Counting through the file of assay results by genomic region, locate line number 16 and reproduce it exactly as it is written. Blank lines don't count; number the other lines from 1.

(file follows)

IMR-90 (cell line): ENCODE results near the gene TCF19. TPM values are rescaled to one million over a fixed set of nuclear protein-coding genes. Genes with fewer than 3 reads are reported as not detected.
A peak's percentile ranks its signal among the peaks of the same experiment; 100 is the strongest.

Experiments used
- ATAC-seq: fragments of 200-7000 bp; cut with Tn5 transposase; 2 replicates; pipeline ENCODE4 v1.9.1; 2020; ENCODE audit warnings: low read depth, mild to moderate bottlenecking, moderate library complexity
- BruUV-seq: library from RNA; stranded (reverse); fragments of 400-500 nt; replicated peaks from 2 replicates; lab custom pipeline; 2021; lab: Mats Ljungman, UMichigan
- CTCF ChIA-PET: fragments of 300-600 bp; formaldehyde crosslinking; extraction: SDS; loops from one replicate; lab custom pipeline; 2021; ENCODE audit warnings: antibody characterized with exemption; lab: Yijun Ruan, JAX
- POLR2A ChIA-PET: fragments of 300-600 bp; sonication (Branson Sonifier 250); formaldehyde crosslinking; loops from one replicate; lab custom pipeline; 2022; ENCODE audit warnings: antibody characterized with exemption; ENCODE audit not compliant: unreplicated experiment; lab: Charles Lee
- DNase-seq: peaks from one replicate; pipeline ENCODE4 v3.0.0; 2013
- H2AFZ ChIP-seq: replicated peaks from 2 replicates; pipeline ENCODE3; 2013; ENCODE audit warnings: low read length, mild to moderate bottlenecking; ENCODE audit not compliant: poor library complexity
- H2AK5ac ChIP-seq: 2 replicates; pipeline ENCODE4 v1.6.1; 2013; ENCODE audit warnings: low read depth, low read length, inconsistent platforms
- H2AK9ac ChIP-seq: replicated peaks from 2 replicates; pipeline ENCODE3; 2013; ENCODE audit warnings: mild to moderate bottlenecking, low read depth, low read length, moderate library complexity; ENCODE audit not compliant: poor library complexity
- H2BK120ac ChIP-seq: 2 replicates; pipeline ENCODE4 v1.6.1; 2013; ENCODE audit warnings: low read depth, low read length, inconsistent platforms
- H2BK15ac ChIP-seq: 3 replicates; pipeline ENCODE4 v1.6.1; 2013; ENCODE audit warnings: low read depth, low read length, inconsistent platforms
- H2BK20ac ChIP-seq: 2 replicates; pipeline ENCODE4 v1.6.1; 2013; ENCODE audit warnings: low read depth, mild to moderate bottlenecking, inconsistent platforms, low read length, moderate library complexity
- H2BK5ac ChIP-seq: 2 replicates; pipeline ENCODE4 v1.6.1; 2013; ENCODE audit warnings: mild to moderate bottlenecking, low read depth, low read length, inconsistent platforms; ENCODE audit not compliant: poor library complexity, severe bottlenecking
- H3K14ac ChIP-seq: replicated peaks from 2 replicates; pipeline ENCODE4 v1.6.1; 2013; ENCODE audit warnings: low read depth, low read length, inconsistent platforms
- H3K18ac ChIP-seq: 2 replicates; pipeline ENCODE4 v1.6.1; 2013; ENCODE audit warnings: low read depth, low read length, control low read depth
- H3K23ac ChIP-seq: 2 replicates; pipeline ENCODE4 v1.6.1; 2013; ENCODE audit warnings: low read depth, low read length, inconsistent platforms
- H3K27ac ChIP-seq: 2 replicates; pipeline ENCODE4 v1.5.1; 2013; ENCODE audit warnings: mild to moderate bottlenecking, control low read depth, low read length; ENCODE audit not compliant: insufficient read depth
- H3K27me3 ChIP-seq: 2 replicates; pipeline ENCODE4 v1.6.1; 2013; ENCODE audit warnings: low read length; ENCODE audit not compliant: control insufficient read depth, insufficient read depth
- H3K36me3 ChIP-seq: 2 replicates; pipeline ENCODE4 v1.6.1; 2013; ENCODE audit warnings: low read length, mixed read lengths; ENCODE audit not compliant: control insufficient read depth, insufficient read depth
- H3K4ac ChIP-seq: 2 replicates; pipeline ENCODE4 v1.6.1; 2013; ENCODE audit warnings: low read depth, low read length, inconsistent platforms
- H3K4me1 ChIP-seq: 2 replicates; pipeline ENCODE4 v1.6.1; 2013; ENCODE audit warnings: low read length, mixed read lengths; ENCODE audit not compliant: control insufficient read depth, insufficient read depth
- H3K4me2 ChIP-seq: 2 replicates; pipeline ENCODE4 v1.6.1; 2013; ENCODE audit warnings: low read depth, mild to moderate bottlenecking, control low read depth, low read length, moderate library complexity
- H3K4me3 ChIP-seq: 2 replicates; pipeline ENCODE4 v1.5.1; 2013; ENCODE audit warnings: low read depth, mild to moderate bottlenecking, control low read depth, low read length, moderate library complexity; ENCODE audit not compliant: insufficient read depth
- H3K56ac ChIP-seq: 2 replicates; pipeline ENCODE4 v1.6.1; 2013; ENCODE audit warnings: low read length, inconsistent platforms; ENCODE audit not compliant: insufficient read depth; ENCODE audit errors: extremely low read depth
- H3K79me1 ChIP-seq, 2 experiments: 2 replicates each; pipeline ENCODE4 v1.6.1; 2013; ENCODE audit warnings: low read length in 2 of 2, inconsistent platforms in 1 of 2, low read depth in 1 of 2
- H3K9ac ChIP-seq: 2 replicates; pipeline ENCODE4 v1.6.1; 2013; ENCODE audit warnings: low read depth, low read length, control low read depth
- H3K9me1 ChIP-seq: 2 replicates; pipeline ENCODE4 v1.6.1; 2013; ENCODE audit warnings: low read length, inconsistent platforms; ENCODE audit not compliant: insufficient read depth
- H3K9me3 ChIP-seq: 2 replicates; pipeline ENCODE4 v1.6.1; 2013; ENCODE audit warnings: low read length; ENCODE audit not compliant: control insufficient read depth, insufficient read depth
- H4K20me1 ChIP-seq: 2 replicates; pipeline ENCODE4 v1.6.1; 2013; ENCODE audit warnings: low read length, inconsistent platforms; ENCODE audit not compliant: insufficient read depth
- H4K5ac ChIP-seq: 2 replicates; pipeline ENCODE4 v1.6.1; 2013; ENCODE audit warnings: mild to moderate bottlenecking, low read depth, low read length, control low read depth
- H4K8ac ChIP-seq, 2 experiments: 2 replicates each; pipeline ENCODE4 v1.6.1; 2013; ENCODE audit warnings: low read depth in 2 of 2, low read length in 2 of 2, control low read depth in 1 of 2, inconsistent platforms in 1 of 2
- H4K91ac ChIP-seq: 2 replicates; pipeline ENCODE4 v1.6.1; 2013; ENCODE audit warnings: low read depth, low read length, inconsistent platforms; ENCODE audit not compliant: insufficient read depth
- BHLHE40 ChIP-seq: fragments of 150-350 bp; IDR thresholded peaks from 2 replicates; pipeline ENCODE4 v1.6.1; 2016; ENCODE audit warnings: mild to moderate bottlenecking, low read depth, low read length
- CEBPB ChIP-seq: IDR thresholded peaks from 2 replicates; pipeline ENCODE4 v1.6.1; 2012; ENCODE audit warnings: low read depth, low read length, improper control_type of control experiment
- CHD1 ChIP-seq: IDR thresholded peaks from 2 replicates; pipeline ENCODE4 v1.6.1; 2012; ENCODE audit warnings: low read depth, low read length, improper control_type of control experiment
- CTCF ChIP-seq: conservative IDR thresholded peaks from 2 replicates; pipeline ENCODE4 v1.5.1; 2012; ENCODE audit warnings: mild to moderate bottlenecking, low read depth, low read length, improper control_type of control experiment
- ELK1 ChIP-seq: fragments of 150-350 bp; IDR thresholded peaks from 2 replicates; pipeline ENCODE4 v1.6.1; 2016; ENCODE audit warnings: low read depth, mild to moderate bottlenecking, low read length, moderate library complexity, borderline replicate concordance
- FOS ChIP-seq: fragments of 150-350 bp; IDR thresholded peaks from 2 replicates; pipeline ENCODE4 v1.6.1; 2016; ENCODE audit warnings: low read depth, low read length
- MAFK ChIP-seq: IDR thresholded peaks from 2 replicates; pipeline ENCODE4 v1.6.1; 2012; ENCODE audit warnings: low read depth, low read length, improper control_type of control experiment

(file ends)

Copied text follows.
- H3K14ac ChIP-seq: replicated peaks from 2 replicates; pipeline ENCODE4 v1.6.1; 2013; ENCODE audit warnings: low read depth, low read length, inconsistent platforms